Migration is a fundamental feature of human experience. This extraordinary collection of essays focuses on a particularly intriguing sequence of migrations: those of Scots during the period 1600-1800. The book first considers the “near-abroad” (Ireland), the “middle-abroad” (Poland and Lithuania), and the “far-abroad” (the Americas), and then details a number of acutely revealing case histories of Scottish communities in Bergen (Norway), Rotterdam and the Maas (the Netherlands), Gothenburg (Sweden), Kèdainiai (Lithuania), and Hamburg (Germany). Then, concentrating on the Netherlands, the focus shifts to specific cultural/occupational milieux: exiles (usually for religious reasons), students, and soldiers or sailors. In conclusion, three leading scholars—Lex Heerma van Voss, Sølvi Søgner, and Thomas O’Connor—offer wider contextual perspectives that compare the Scottish experience with that of other countries. As Professor T.C. Smout says in his Foreword, “The present volume is a breakthrough, surely the biggest advance in the field for a hundred years.”
Contributors include: Douglas Catterall, David Dobson, Patrick Fitzgerald, Ginny Gardner, Alexia Grosjean, Lex Heerma van Voss, Waldemar Kowalski, Andrew Little, Esther Mijers, Steve Murdoch, Thomas O’Connor, Nina Østby Pedersen, T.C. Smout, Sølvi Sogner, Kathrin Zickermann, and Rimantas Žirgulis.
Alexia Grosjean, Ph.D. (1998) is a Research Fellow in the University of St Andrews ‘Scottish Parliament Project’. Her main publications include:
An Unofficial Alliance: Scotland and Sweden 1569-1654 (2003) and a co-authored volume with Steve Murdoch,
Belhelvie: A Millennium of History (2001).
Steve Murdoch, Ph.D. (1998) lectures in Scottish history at the University of St Andrews. His main publications include
Britain, Denmark-Norway and the House of Stuart 1603–1660: A Diplomatic and Military Analysis (2003), and, as editor,
Scotland and the Thirty Years’ War, 1618–1648 (2001).
The present volume is a breakthrough, surely the biggest single advance in the field for a hundred years.'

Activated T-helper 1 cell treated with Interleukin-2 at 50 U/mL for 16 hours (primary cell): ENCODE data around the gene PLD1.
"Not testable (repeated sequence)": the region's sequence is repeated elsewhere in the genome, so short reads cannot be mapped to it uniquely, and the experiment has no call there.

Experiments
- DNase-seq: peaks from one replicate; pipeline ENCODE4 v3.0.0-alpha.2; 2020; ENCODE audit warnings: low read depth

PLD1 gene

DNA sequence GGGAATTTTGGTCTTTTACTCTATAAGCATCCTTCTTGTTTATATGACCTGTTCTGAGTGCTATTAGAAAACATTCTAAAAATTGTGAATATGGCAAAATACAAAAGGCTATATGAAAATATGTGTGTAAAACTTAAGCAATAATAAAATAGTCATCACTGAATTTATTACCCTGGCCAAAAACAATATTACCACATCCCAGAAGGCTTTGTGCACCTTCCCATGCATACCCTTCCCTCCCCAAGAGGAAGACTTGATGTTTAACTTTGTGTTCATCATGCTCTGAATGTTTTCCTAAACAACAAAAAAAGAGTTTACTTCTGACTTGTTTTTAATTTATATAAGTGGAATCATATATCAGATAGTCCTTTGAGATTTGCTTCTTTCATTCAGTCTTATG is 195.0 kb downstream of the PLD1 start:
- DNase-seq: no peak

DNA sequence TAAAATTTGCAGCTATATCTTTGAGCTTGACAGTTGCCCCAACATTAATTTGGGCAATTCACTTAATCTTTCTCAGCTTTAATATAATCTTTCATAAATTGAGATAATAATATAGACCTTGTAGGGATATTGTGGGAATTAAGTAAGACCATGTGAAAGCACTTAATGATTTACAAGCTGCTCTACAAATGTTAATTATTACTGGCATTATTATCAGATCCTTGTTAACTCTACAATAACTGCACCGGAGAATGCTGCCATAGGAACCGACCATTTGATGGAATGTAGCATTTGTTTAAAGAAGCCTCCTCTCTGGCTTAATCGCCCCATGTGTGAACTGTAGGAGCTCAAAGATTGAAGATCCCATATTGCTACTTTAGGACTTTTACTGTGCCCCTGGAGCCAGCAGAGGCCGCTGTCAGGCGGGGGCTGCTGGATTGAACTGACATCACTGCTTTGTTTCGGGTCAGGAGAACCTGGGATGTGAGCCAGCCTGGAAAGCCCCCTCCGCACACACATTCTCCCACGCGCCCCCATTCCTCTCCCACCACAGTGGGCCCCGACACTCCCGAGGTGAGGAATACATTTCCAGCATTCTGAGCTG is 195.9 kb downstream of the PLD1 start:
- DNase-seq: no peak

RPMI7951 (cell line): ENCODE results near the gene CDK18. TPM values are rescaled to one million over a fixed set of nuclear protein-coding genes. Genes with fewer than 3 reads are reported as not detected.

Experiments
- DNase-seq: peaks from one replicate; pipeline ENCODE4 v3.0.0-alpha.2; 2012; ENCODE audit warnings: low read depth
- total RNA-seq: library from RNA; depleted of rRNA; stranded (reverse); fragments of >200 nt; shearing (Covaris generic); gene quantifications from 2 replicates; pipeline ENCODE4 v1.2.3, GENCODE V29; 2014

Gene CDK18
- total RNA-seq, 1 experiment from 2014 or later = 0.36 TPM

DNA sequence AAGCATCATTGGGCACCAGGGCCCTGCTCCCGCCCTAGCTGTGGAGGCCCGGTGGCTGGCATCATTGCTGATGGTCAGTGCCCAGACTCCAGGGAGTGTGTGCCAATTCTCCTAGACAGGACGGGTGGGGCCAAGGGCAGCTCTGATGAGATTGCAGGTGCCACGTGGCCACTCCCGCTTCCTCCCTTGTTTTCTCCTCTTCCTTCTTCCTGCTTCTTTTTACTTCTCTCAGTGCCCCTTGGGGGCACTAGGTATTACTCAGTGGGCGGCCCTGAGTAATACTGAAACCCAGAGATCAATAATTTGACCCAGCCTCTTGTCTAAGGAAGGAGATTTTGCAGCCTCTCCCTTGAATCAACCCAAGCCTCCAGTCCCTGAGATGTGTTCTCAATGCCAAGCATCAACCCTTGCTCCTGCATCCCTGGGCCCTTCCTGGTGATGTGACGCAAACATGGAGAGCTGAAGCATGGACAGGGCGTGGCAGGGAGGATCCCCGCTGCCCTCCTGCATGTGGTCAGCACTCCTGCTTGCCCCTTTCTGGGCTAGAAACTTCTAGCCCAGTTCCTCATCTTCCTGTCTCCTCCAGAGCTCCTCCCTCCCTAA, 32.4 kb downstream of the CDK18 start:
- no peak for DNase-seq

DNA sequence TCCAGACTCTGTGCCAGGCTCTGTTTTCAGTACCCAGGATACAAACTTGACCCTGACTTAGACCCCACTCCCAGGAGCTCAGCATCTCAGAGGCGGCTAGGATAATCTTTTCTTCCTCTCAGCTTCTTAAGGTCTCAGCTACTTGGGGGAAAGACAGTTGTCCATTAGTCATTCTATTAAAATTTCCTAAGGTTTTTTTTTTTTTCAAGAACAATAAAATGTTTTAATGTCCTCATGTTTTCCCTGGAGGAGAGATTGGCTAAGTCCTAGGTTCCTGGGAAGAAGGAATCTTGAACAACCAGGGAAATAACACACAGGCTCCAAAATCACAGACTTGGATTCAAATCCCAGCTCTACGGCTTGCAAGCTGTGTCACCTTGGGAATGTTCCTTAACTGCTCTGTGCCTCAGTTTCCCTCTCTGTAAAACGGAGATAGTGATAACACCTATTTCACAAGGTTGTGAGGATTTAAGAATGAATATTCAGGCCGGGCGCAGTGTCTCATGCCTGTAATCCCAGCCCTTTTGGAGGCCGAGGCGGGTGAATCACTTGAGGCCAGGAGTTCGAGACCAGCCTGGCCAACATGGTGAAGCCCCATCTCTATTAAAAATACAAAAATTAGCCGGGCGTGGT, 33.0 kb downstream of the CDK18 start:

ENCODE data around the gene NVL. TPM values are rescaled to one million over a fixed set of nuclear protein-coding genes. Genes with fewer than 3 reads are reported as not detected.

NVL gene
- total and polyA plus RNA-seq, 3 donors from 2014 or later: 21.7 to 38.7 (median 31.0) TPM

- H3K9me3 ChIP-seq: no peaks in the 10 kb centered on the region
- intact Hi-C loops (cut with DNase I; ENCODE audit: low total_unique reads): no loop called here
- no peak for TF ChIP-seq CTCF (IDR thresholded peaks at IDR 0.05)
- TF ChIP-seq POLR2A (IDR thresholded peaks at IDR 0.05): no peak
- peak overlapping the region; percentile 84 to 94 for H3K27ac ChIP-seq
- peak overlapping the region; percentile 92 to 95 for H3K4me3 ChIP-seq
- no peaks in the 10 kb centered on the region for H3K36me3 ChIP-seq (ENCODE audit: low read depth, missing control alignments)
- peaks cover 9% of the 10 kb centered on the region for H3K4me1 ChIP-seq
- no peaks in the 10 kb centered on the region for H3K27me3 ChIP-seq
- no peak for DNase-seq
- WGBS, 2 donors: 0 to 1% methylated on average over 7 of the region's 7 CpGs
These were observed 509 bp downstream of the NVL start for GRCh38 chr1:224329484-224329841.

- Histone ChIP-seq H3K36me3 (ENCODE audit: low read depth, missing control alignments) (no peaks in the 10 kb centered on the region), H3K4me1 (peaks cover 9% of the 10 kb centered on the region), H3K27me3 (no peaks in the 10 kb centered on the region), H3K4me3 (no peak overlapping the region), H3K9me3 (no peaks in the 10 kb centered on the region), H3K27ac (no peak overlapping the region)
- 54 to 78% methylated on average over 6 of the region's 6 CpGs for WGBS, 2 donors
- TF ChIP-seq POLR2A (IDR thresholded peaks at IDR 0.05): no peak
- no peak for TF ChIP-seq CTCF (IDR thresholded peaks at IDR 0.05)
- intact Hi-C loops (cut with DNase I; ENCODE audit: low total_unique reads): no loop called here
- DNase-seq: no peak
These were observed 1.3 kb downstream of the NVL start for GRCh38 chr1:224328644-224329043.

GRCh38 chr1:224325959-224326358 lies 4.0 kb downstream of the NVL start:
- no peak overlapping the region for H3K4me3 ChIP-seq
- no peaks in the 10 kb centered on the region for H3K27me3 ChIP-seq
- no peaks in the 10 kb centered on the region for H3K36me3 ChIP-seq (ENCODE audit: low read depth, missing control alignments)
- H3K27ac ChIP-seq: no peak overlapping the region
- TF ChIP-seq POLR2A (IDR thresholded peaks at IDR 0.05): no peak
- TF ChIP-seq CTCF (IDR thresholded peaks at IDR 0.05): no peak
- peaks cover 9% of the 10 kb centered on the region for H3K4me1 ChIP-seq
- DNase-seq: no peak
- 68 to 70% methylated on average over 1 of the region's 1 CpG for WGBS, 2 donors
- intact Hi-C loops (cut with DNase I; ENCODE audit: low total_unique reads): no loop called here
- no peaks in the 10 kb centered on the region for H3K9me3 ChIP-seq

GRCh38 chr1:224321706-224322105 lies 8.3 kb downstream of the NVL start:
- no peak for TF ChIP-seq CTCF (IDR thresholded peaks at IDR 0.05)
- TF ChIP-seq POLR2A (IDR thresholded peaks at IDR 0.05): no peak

T. C. Smout, Historiographer Royal in Scotland.
Certainly, a kaleidoscopic range of "Scottish communities abroad" have been interpreted here, as they should be, within multi-national, multi-ethnic settings. Sociological models are employed effectively by the editors (pp. 2-3, 22), who acknowledge that community members could be "atypical of the place where they come from," besides there being cases where Scottish emigration did not lead to the establishment of a Scottish community (p. 20). Such humility shows the degree of thoughtfulness that went into the volume, the fruits of long and arduous work, which will surely inspire others to research further in the field.’
H-Net Atlantic, March 2006
T. C. Smout, Historiographer Royal in Scotland
List of Contributors
SECTION I. MIGRANT DESTINATIONS, COLONIES AND PLANTATIONS
1. Scottish Migration to Ireland in the Seventeenth Century,
Patrick Fitzgerald 2. The Placement of Urbanised Scots in the Polish Crown during the Sixteenth and Seventeenth Centuries,
Waldemar Kowalski 3. Seventeenth-century Scottish Communities in the Americas,
SECTION II. ‘LOCATED’ COMMUNITIES
4. Scottish Immigration to Bergen in the Sixteenth and Seventeenth Centuries,
Nina Østby Pedersen 5. Scots along the Maas, c.1570–1750,
Douglas Catterall 6. The Scottish Community in Seventeenth-century Gothenburg,
Alexia Grosjean & Steve Murdoch 7. The Scottish Community in Këdainiai c.1630–c.1750,
Rimantas Žirgulis 8.
‘Briteannia ist mein patria’: Scotsmen and the ‘British’ Community in Hamburg,
SECTION III. COMMUNITIES OF MIND AND INTEREST
9. A Haven for Intrigue: the Scottish Exile Community in the Netherlands, 1660–1690,
Ginny Gardner 10. Scottish Students in the Netherlands, 1680–1730,
Esther Mijers 11. A Comparative Survey of Scottish Service in the English and Dutch Maritime Communities c.1650–1707,
Scottish Comunities Abroad: Some Concluding Remarks,
Lex Heerma van Voss,
Sølvi Sogner & Thomas O’Connor
Index of Names
Index of Places
Index of Subjects
All those interested in early modern history, migration studies, Scottish history, British history, European history as well as those with an interest in social and historical anthropology.